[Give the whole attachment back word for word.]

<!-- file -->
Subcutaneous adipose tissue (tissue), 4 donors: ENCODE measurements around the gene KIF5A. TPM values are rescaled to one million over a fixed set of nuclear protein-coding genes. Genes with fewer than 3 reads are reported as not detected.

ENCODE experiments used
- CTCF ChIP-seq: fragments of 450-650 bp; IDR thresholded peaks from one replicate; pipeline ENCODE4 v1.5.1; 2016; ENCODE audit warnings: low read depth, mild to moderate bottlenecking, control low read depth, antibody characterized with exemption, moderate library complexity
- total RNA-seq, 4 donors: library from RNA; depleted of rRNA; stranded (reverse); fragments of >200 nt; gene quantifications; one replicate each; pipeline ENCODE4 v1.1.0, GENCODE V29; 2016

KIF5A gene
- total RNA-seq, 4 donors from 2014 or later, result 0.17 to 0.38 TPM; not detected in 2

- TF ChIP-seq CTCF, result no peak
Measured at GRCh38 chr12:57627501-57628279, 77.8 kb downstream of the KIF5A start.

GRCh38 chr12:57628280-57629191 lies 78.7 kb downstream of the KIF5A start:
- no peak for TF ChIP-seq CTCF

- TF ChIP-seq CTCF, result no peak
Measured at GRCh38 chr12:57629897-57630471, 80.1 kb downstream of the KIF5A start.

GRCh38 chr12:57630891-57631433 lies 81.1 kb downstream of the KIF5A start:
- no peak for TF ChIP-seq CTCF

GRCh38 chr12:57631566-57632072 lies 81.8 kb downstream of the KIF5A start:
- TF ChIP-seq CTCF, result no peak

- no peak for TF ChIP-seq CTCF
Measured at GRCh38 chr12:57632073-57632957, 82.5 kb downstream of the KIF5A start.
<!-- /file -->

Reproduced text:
Subcutaneous adipose tissue (tissue), 4 donors: ENCODE measurements around the gene KIF5A. TPM values are rescaled to one million over a fixed set of nuclear protein-coding genes. Genes with fewer than 3 reads are reported as not detected.

ENCODE experiments used
- CTCF ChIP-seq: fragments of 450-650 bp; IDR thresholded peaks from one replicate; pipeline ENCODE4 v1.5.1; 2016; ENCODE audit warnings: low read depth, mild to moderate bottlenecking, control low read depth, antibody characterized with exemption, moderate library complexity
- total RNA-seq, 4 donors: library from RNA; depleted of rRNA; stranded (reverse); fragments of >200 nt; gene quantifications; one replicate each; pipeline ENCODE4 v1.1.0, GENCODE V29; 2016

KIF5A gene
- total RNA-seq, 4 donors from 2014 or later, result 0.17 to 0.38 TPM; not detected in 2

- TF ChIP-seq CTCF, result no peak
Measured at GRCh38 chr12:57627501-57628279, 77.8 kb downstream of the KIF5A start.

GRCh38 chr12:57628280-57629191 lies 78.7 kb downstream of the KIF5A start:
- no peak for TF ChIP-seq CTCF

- TF ChIP-seq CTCF, result no peak
Measured at GRCh38 chr12:57629897-57630471, 80.1 kb downstream of the KIF5A start.

GRCh38 chr12:57630891-57631433 lies 81.1 kb downstream of the KIF5A start:
- no peak for TF ChIP-seq CTCF

GRCh38 chr12:57631566-57632072 lies 81.8 kb downstream of the KIF5A start:
- TF ChIP-seq CTCF, result no peak

- no peak for TF ChIP-seq CTCF
Measured at GRCh38 chr12:57632073-57632957, 82.5 kb downstream of the KIF5A start.